> 184 BGA RoHS-compliant, industrial temperature package.


I guess a SEPARATE question is "how cheap" can you make such a PC  
core...

BillW

2009\03\05@005150 by Neil Cherry

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William "Chops" Westfield wrote:
> On Mar 4, 2009, at 5:08 PM, cdb wrote:
>
>> A job advertised today in New Zealand requires someone who has
>> knowledge of Borland C for DOS, (why oh why did use Microsoft C and I
>> still have the manual, demo programs on DOS palette management).
>
> They weren't all THAT different from one another.  Like Bob, this  
> sounds like a significant (not that long, but very significant) part  
> of my career.  The port of cisco IOS from Microsoft C to Borland C  
> went pretty smoothly, as I recall.

HeHe, seems a lot of us went down the x86 road. I still maintain
code that was written under Borland C with some odd graphics library
(I compile it under Linux).

ANyway, I've got to ask, IOS & Microsoft? I've been playing with
IOS since 7.0. I don't remember an x86 box, can you share?

--
Linux Home Automation         Neil Cherry       .....ncherryKILLspamspam@spam@linuxha.com
http://www.linuxha.com/                         Main site
http://linuxha.blogspot.com/                    My HA Blog
Author of:            Linux Smart Homes For Dummies

2009\03\05@030223 by William \Chops\ Westfield

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On Mar 4, 2009, at 9:51 PM, Neil Cherry wrote:

> ANyway, I've got to ask, IOS & Microsoft? I've been playing with
> IOS since 7.0. I don't remember an x86 box, can you share?

My initial job at cisco involved porting IOS (then version 4.x, I  
think) to an 80186 based 8-port terminal server box manufactured by a  
potential partner.  While the partnership and the product fell  
through, the code was running on both the raw hardware AND on a 286  
based PC (using DOS as a sort of program loader, and not with a live  
network.)

Cisco went on to port IOS to x86 architectures three additional  
times.  Each was successful, but ended up further behind than it  
started.  I've created a maxim: "no finite sized engineering team can  
fix a problem that a larger and growing engineering team is still  
creating."

The most recent effort, with which I was also involved (full circle -  
must be time to retire?) "cheats" by having the compiler do most of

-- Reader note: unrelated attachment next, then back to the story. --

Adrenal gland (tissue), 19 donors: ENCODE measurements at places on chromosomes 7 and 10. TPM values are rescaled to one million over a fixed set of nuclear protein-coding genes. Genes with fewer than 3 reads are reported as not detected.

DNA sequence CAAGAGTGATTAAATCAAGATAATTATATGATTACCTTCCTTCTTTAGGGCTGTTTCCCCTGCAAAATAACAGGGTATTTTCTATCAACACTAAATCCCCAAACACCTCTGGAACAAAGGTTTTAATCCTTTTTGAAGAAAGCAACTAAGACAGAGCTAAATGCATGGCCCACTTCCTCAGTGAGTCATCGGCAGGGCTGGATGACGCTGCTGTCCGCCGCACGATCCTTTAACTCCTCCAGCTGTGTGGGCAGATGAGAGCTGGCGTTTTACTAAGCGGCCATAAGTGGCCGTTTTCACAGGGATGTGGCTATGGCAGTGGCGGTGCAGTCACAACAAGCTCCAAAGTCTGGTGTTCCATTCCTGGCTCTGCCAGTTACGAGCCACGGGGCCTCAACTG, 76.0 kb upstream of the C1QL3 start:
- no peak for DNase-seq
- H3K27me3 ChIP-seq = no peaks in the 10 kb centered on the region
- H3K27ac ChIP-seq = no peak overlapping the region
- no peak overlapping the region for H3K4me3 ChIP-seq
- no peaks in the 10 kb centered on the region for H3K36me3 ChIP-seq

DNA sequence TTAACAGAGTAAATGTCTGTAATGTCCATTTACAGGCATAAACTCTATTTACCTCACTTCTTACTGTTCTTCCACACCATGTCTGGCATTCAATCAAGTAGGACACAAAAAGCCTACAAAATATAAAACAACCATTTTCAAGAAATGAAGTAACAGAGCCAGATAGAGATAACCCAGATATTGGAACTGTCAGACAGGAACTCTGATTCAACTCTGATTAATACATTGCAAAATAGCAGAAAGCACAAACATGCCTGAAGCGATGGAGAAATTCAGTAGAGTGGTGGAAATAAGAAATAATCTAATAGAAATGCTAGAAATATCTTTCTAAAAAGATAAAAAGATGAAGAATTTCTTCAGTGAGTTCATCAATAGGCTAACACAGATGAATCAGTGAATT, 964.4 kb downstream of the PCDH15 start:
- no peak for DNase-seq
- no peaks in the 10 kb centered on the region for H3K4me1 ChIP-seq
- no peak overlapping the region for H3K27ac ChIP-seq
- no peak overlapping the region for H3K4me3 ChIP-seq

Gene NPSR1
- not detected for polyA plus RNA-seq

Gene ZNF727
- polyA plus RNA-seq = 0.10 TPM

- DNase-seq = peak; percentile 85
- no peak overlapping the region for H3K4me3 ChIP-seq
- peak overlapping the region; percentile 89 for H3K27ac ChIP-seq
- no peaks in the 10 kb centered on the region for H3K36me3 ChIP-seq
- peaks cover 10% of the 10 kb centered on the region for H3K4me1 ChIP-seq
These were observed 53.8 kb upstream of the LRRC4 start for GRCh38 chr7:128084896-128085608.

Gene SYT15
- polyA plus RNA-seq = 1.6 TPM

the work.  It looks like this will be considerably more successful.  
While it looks like we've long since stopped touting particular CPUs  
in our products, the announced ASR-1000 "Route Processor 2" uses an  
Intel CPU:

http://www.cisco.com/en/US/prod/collateral/routers/ps9343/data_sheet_c78-441072.html

BillW

2009\03\05@040900 by Alan B. Pearce

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>I wonder how small you can make a DOS (freeDos-running)
>386-class computer these days?

I was just thinking how much of a DOS equivalent could be put in a large
PIC24 ...

2009\03\05@041105 by Alan B. Pearce

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>I've created a maxim: "no finite sized engineering team can  
>fix a problem that a larger and growing engineering team is
>still creating."

That one I will have to add to my list .... created a laugh here.

2009\03\05@083612 by Dave Tweed

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Alan B. Pearce wrote:
> > I wonder how small you can make a DOS (freeDos-running)
> > 386-class computer these days?
>
> I was just thinking how much of a DOS equivalent could be put in a large
> PIC24 ...

You could take a Propeller chip, run an x86 emulator on one (or more)
cores, do video and keyboard interfaces on other cores. An external
1MB SRAM chip could provide working storage, and an external 256MB
flash chip could represent a hard drive. It would probably be about
as powerful as the original PC/XT, limited primarily by the available
bandwidth to the external SRAM.

It's absolutely astounding how much technology has shrunk. One case in
point: I have an Apollo Computer DN10000 in my office, which was built
around 1990. It is about the size of a dorm refrigerator and was a
very advanced graphics-oriented RISC-based engineering workstation